Onto the food. Dinner is a 6-course tasting menu (lunch 4 courses) Our first course was a delicious crab & artichoke “gateau” which featured a generous amount of crab. This was followed by a crispy roll with goat cheese and beetroot prepared in 3 ways.
The seared tuna was my favourite course. It was served seared with carrot puree, girolle mushrooms in a tarragon sauce. Roasted guinea fowl followed the tuna.
Then we had both cheese and traditional dessert courses. The strawberries and ginger pavlova served with ginger sorbet were another highlight for me.
A generous amount of beverages accompanied dinner. Dinner brings a glass of champagne on arrival and then white wine for the first 2 courses and red wine for the balance.
The staff were generous with their pouring, which is always appreciated. Mineral water was also available as well as coffee or tea.
Overall this was a wonderful and unique way to experience London and one that I highly recommend.
2. Maltby Street
Not far from Borough Market are four smaller London food markets that not many people know about.
A key thing to know before you head to these markets is that most of the stalls are only open on Saturdays and Sundays – check their websites before you leave – I have put links below.
The two best are Maltby St Market and Druid Street Market. Catch the tube to Bermondsey station and turn left onto Jamaica Road when you exit. Take a right up St James Road and then another right onto Dockley Road.
Follow Dockley Road and you’ll hit the old railway arches. All of these markets are in and around the old arches. These arches are now rented out by London Transport.
There is an interesting mix of tenants – Vespa repair shops and craft breweries. These areas feature in all the best London foodie guide publications.
If you’re visiting London check out this fantastic London City Guide
The first food market that you will hit is the fabulous Spa Terminus. I must say I do think this is my favourite of the lot. The meat and cheese shops here are extraordinary.
All of these markets are extremely generous with their samples and don’t hesitate to ask if you can try something. I do warn you though that it is highly likely anything you try you will end up purchasing as the quality of the produce is so excellent.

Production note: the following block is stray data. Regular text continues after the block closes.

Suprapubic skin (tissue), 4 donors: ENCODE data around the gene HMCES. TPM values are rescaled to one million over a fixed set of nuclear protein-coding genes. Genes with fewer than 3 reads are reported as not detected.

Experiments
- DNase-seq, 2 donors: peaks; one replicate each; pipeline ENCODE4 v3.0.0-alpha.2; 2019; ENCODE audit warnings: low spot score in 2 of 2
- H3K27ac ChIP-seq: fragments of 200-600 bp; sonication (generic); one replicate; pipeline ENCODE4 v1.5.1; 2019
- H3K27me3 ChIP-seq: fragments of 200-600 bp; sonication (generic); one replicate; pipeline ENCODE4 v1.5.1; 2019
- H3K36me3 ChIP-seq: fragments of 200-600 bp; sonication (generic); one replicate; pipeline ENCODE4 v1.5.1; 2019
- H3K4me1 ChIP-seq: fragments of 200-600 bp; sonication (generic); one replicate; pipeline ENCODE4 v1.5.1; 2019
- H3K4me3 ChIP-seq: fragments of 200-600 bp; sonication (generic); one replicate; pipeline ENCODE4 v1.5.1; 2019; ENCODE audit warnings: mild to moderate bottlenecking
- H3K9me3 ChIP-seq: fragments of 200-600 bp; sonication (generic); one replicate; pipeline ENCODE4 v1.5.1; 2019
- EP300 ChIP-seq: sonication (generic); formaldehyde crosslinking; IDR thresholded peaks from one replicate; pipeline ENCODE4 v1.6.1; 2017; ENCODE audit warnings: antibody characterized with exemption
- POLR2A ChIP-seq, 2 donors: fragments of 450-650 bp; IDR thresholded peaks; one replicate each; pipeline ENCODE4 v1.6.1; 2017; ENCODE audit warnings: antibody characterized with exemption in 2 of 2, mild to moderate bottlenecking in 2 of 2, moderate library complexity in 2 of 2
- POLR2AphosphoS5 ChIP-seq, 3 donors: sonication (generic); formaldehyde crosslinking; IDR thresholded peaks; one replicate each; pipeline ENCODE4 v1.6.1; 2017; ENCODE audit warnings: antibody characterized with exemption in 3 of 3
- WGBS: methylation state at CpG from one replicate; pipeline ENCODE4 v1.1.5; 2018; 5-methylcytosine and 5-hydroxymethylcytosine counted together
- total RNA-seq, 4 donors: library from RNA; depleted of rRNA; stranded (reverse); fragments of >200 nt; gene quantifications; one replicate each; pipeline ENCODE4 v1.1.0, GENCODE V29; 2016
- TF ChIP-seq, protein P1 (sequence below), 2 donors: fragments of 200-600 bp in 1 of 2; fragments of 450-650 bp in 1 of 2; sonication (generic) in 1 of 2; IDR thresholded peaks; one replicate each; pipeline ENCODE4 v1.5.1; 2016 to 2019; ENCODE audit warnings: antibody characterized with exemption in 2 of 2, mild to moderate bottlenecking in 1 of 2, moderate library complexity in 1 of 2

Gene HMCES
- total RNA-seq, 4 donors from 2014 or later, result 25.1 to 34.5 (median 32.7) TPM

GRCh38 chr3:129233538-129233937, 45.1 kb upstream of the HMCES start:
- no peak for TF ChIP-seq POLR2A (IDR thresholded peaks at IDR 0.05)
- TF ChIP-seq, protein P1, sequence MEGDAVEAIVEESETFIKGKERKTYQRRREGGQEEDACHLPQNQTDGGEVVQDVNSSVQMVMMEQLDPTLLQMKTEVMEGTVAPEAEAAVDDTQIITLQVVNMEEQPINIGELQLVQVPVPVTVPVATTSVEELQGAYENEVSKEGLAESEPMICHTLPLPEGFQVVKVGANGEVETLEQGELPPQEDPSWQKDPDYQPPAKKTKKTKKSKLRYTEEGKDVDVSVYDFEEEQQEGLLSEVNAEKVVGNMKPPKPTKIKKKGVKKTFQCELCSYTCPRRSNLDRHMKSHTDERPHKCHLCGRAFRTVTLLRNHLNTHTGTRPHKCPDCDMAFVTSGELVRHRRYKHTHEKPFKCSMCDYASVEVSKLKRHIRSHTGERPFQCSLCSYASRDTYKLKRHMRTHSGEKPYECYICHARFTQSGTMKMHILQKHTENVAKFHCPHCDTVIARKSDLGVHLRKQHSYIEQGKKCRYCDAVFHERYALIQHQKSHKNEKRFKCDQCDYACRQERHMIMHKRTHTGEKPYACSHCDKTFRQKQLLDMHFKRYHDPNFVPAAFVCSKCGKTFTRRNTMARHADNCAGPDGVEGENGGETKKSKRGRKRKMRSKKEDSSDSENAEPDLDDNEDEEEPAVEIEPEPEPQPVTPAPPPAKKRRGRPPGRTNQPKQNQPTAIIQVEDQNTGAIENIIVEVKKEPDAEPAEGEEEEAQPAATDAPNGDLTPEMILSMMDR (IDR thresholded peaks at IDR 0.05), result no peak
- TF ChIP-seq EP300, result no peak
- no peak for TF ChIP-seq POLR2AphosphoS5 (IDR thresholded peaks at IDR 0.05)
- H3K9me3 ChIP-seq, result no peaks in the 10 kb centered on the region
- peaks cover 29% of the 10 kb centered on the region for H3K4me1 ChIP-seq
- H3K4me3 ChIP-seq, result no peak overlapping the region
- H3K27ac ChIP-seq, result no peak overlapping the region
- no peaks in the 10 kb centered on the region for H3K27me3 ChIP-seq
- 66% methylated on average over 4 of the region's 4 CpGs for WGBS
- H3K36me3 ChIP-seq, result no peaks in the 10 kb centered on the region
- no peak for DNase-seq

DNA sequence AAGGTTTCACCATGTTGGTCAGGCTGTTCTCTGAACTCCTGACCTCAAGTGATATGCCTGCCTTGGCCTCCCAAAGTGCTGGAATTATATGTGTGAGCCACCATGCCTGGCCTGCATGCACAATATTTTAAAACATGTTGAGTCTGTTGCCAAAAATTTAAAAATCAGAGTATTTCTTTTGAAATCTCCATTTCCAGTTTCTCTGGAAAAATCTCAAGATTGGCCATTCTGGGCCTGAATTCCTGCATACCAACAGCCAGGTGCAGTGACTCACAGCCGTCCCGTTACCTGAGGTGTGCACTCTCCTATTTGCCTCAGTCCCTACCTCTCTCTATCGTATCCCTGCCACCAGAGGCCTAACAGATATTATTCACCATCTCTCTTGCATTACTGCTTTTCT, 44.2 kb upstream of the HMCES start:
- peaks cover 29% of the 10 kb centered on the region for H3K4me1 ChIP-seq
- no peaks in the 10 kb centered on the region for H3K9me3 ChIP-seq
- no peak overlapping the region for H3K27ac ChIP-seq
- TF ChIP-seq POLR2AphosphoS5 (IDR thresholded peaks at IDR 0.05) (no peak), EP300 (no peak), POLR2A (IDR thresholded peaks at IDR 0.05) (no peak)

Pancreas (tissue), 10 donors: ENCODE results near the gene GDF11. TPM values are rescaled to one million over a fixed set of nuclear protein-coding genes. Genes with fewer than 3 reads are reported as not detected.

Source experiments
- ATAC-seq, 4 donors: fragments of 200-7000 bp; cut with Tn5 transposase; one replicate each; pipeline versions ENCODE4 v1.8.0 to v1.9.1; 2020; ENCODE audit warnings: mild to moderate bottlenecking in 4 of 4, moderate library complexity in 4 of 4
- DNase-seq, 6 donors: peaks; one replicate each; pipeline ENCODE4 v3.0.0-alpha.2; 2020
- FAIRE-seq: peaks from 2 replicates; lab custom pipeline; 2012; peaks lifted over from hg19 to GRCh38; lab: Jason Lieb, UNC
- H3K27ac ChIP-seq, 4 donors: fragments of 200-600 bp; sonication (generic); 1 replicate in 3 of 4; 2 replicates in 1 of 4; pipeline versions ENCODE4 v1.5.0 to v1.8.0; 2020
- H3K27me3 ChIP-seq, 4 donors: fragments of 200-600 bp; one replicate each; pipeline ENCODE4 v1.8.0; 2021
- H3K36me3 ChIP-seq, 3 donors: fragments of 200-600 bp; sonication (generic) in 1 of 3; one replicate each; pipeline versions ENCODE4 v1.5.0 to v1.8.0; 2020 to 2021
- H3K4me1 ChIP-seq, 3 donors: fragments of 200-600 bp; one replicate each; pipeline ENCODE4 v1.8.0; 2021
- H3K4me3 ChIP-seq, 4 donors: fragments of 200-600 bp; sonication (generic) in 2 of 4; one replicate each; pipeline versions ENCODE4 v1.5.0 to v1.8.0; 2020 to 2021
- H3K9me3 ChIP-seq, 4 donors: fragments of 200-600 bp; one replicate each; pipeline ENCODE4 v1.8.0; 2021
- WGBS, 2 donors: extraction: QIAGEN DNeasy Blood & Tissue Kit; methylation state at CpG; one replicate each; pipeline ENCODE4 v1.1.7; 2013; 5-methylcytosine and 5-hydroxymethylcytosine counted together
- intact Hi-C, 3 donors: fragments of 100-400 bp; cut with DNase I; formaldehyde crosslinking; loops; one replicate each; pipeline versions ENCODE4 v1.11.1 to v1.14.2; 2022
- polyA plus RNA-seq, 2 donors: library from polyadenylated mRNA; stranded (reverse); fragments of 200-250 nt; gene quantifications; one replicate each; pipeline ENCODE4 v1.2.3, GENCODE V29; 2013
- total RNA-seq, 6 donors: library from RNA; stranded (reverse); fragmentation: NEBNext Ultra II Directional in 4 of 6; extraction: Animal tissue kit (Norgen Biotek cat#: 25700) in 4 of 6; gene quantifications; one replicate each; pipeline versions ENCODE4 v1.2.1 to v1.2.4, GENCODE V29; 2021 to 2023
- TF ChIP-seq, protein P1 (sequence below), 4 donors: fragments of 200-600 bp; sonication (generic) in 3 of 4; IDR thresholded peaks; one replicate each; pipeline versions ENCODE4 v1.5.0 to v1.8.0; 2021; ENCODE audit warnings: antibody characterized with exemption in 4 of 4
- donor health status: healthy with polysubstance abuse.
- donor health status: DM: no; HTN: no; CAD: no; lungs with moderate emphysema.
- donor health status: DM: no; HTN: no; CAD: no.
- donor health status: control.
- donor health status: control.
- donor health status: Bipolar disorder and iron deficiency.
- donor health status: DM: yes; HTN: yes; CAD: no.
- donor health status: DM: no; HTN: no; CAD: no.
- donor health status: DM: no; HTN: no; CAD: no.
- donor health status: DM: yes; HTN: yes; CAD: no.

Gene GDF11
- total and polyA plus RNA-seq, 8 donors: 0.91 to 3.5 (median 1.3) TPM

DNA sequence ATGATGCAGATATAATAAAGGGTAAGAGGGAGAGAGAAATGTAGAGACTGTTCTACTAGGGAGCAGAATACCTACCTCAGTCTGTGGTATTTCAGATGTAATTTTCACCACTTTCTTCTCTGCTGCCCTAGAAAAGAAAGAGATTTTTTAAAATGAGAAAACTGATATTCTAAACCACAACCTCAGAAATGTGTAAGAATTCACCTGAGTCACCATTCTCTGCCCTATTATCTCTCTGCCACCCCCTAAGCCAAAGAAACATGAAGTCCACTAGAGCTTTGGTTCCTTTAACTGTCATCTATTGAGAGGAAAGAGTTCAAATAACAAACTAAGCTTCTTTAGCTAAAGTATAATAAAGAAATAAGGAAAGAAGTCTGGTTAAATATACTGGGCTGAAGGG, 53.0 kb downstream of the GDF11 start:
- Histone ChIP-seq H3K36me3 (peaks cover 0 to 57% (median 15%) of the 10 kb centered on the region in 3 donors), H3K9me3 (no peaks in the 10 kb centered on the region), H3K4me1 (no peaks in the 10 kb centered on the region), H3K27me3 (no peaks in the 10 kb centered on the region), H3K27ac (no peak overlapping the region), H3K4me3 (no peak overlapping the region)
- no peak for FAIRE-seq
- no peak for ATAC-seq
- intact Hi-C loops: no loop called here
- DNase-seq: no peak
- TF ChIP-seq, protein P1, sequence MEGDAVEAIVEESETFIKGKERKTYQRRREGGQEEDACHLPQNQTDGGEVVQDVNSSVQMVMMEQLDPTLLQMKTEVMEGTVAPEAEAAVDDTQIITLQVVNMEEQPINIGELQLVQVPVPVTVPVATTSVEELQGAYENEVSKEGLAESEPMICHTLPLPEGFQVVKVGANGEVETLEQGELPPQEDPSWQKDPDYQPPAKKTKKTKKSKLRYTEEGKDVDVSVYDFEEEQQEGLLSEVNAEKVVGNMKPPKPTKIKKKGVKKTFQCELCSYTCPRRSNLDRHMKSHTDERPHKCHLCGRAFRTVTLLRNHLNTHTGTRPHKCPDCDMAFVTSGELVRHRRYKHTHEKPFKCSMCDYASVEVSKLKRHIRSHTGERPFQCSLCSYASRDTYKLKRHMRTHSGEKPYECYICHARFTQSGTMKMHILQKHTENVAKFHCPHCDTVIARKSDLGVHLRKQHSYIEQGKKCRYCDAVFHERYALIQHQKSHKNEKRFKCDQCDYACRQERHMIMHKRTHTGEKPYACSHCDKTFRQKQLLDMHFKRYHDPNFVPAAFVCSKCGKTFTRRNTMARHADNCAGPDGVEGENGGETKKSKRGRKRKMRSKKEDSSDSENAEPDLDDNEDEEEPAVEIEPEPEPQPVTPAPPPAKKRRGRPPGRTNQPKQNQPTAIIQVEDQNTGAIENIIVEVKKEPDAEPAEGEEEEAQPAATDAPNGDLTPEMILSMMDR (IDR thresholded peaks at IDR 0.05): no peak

There are nine different stalls. Little Bread Pedler seems always to have a long queue and for good reason. Their pastries are pretty extraordinary, and the queue is worth it.
There is a Honey stall and, of course a coffee roaster. But Spa Terminus is mostly about amazing meat and cheese, which are the items to focus on.
The second is a tiny food market on the corner of Marine Street and Enid Street. This is literally the next thing in the arches after Spa Terminus. The fruit and vegetable stalls here are EXTRAORDINARY!
It is serious fruit and veg porn. They do samples and again you will not be able to leave without purchasing. I bought the most amazing melon I have ever eaten here on my last visit.
The next block or so along Enid Street are mostly repair shops. Keep heading towards London Bridge station and take a right under the arches at Abbey Street.
Walk down Druid Street, go under the arches and you will hit the final secret London food market – Maltby St market.
This London food market is what started the whole area. A few stallholders at the Borough market wanted to try something different and the Maltby Street market was born.
There are permanent little bars and restaurants here – the pops ups only appear on Saturdays and Sundays (same for Druid Street). Again the stallholders will vary, but there are a few classics.
Depending on which end you start with, you will hit the most amazing giant bowl of tartiflette you have ever seen. I went quite early last time and saw the raw ingredients going in – wow.
The stalls are mostly food or drink-based (coffee roasters and craft brews of course!) but there are a couple of lovely toiletries stalls as well.
Try to pass the Cheese Truck without buying a toasted cheese sandwich – it is hard work. Then there are Dhans. These are sort of flat egg-shaped crosses between a waffle and a doughnut.
They are served in egg cartons and then you choose the sauce to be drizzled on the top – I went with salted caramel and custard, which was fantastic.
There is a serious gyoza stall that adds delicious sauces to the top of the gyozas and they aren’t all soy.
Unlike the other secret London food market options in this post, there are a few permanent residents on Maltby St. The St Johns Wine bar is one popular option as well as some very cute little restaurants.
You can visit these during the week – and on the weekends. It is just the stalls that appear on Saturday and Sunday.